Battery Run Time

We Recommend using “Deep Cycle Batteries” to power your lights. “Car” batteries and “Marine Starting” batteries are not designed to be quickly discharged and recharged on a regular basis. These types of batteries will run down much faster than a Deep Cycle Battery and your light will not burn as bright or as long as it should.

A Simple Formula to find out how long a light will run off of your particular battery is to take the batteries “amp-hour rating” and divide it by the total amps being pulled from the battery per hour.   (Amp Hour Rating of Battery / Total Amps = Total Run Time).  For example, a 30-watt COB draws about 2.5 amps., so a 8 amp hr. battery would run the light for about 3.2 hrs. (8/2.5= 3.2)

Common Full Size Deep Cycle Batteries

Battery TypeAmp Hour RatingVoltage
Group 27100-115 Amp Hours12 Volts
Group 29110-125 Amp Hours12 Volts

Compact Deep Cycle Batteries

For those of you who need a smaller battery that will fit in a back pack, the compact batteries listed below will provide good light for a limited amount of time.  Most compact batteries such as the 8-amp hour rechargeable battery from Cabela’s shown below, come with ‘Spade Clip” connections.  We offer our FlounderPro 2000 with with either “Battery Clips” or “Spade Clips”, so be sure and order the correct set of connections that will fit the battery you are using.

To find out how long a light will run on any given battery you take the Amp Hour rating of the battery and divide it by the amp draw of the light. For example, a 30-watt COB draws about 2.5 amps., so a 8 amp hr. battery would run the light for about 3.2 hrs. (8/2.5= 3.2)


Cabelas 8 amp hour battery

Starting Batteries vs Deep Cycle Batteries

Both “Starting” batteries and most “Deep Cycle” batteries are lead-acid batteries that use exactly the same chemistry for their operation. The difference is in the way that the batteries optimize their design:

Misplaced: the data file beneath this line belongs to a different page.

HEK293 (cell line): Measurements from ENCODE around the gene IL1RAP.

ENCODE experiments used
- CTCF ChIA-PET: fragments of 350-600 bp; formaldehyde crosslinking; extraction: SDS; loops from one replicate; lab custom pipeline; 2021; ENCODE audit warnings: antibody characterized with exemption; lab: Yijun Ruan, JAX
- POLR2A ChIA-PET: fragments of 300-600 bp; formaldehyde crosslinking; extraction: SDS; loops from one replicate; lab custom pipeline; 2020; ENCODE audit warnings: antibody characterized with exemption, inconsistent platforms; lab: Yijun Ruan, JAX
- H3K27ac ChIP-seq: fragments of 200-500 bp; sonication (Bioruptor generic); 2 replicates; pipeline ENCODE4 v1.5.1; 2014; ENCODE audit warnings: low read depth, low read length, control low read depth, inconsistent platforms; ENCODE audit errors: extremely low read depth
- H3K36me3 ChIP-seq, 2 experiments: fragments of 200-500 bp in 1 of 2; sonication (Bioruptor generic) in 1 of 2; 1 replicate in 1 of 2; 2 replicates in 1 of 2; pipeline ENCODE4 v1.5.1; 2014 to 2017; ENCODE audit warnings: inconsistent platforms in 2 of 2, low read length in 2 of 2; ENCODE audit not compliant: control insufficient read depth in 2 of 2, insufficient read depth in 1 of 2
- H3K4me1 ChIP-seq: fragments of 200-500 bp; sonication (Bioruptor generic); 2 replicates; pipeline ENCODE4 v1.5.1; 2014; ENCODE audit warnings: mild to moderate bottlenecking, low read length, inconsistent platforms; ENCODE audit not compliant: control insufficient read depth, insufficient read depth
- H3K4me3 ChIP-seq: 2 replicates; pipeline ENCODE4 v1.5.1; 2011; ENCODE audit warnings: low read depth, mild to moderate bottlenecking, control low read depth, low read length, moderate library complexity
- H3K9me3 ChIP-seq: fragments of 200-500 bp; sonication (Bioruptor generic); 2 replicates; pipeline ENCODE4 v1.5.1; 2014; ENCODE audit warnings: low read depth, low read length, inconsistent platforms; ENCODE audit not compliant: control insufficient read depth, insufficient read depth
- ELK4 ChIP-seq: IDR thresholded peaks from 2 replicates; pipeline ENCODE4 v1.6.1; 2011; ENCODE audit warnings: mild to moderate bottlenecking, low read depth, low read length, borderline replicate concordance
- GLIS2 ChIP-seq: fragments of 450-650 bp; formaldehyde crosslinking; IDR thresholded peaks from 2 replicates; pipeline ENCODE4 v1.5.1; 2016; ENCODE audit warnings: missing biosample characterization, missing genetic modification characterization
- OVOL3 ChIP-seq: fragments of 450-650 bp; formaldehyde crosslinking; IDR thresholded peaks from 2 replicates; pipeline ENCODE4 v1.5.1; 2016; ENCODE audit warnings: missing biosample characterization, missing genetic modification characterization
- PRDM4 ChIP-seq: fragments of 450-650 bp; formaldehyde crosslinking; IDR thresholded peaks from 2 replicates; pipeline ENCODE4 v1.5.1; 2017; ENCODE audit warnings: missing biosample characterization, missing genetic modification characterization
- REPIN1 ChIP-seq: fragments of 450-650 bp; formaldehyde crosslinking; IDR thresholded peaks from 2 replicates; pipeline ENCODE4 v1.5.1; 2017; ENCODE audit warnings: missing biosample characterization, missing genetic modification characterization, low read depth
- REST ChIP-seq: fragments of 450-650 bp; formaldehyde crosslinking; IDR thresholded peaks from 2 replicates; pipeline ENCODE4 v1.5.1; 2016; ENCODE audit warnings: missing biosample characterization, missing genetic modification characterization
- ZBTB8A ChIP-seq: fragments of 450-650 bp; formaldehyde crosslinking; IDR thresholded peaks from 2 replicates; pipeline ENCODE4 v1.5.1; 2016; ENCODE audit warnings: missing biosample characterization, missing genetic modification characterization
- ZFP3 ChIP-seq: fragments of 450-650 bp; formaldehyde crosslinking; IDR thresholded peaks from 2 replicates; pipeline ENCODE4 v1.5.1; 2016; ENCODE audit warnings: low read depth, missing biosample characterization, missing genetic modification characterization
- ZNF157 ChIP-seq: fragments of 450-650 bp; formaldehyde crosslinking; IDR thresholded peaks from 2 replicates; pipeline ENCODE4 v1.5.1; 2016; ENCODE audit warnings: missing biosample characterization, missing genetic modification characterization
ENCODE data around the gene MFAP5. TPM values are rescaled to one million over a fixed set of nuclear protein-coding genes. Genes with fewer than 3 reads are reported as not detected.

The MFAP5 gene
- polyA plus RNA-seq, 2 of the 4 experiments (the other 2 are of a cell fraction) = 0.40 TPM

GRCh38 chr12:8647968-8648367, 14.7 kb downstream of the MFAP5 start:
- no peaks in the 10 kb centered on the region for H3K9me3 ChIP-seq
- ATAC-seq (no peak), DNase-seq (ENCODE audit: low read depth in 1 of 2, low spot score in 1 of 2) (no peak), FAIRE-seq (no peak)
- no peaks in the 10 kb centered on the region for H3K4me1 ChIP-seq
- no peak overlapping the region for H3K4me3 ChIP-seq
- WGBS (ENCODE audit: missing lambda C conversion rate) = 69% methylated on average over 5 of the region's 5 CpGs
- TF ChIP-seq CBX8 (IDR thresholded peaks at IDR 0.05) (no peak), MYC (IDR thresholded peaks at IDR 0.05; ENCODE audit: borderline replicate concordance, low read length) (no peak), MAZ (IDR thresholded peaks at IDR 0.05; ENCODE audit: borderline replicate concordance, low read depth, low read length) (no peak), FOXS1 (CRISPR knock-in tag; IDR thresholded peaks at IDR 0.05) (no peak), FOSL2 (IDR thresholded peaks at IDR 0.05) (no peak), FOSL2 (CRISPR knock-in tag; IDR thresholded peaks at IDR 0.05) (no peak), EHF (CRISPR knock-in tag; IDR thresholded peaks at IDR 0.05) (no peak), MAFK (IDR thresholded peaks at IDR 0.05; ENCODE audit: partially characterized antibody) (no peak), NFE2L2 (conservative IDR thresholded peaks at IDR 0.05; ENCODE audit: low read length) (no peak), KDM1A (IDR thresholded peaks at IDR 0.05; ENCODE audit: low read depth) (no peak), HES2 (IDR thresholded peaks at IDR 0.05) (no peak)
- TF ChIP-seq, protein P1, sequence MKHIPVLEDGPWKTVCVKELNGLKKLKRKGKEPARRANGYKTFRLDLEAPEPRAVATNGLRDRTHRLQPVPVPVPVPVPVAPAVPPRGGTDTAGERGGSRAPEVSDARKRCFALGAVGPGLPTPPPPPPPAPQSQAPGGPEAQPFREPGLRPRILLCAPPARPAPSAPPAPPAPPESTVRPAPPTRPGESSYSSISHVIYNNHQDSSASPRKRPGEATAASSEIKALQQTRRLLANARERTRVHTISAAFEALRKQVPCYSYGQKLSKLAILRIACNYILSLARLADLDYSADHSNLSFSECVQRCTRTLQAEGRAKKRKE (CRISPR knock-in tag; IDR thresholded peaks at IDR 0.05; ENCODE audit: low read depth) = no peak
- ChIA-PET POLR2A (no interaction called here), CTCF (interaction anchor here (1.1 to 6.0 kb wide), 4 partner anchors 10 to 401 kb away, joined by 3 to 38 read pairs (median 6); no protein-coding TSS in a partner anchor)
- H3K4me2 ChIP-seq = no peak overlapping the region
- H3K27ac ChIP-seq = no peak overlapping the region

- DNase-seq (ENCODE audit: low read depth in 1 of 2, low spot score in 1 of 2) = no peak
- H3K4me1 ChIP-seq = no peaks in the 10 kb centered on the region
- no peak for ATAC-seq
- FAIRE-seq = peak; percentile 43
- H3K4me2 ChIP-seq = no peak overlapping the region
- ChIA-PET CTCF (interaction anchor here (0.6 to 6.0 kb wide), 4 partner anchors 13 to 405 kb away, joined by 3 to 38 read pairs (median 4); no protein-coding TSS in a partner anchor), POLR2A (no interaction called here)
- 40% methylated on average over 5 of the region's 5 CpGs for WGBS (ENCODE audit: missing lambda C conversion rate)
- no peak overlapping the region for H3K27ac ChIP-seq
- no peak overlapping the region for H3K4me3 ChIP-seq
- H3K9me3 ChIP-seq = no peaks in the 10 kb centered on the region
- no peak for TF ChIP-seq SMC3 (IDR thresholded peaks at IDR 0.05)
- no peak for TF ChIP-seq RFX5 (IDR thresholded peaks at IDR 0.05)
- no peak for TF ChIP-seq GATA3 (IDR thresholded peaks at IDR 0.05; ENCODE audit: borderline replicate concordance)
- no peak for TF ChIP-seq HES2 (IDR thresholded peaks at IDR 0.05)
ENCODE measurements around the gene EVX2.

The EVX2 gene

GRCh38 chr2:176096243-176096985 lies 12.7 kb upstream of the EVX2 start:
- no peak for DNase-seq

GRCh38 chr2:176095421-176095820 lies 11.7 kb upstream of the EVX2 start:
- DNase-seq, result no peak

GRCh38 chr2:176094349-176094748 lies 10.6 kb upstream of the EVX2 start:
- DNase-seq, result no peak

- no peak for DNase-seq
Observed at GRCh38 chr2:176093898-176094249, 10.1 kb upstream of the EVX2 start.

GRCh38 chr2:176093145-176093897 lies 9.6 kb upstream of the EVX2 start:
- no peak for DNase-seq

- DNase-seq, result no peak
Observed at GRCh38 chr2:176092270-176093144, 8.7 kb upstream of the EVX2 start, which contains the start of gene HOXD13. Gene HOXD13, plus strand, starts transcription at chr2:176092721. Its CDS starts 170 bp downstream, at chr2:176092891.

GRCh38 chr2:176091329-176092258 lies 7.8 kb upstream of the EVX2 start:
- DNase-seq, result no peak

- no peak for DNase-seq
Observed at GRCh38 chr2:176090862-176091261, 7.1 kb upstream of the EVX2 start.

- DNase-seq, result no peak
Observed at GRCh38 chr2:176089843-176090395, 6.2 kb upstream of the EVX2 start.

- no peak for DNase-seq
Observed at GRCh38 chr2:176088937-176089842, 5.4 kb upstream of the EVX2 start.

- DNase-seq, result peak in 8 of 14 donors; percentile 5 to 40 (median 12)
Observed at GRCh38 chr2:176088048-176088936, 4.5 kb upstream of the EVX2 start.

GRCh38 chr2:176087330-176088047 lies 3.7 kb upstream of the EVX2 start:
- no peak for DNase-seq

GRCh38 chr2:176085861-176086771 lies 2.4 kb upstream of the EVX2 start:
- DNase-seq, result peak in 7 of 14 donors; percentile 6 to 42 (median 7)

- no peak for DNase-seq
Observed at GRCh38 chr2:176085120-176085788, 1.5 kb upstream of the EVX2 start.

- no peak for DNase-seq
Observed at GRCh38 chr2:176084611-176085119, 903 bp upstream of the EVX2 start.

A “Starting Battery” is designed to provide a large amount of current for a short period of time.

This surge of current is needed to turn the engine over during starting. Once the engine starts, the alternator provides all the power that the car needs, so a starting battery may go through its entire life without ever being drained of more than 20 percent of its total capacity. Used in this way, a starting battery can last a number of years. To achieve a large amount of current, a starting battery uses thin plates to increase its surface area.

A “Deep Cycle Battery” is designed to provide a steady amount of current over a long period of time.

A Deep Cycle Battery can provide a surge when needed, but nothing like the surge a car battery can. A deep cycle battery is designed to be deeply discharged over and over again (this is something that would ruin a car battery quickly). To accomplish this a deep cycle battery uses thicker plates.

A Starting Battery typically has two ratings: CCA (Cold Cranking Amps) – The number of amps that the battery can produce at 32 degrees F (0 degrees C) for 30 seconds.

RC (Reserve Capacity) – The number of minutes that the battery can deliver 25 amps while keeping its voltage above 10.5 volts.

Typically, a Deep Cycle Battery will have two or three times the RC of a Starting Battery, but it will deliver one-half or three-quarters the CCAs. In addition a deep cycle battery can withstand several hundred total discharge/recharge cycles, while a Starting battery is not designed to be totally discharged before recharging.

The bottom line is… Use Marine “Deep Cycle Batteries” for your lights and trolling motor, and a “Marine Starting battery” for starting your boat.

Notice: For best performance a Group 27, 115 amp hr. Deep Cycle battery or better is recommended. While these lights are extremely bright, they require sufficient amperage to operate at maximum brightness. If you are using a generator or have an AC outlet on your dock, you can power your lights with a AC to DC converter.

Always use a converter that puts out more amperage than you need. The more amperage…the brighter the light will be!

Linking your batteries – Parallel vs Series

Be sure you connect your batteries correctly! 

Battery Wiring



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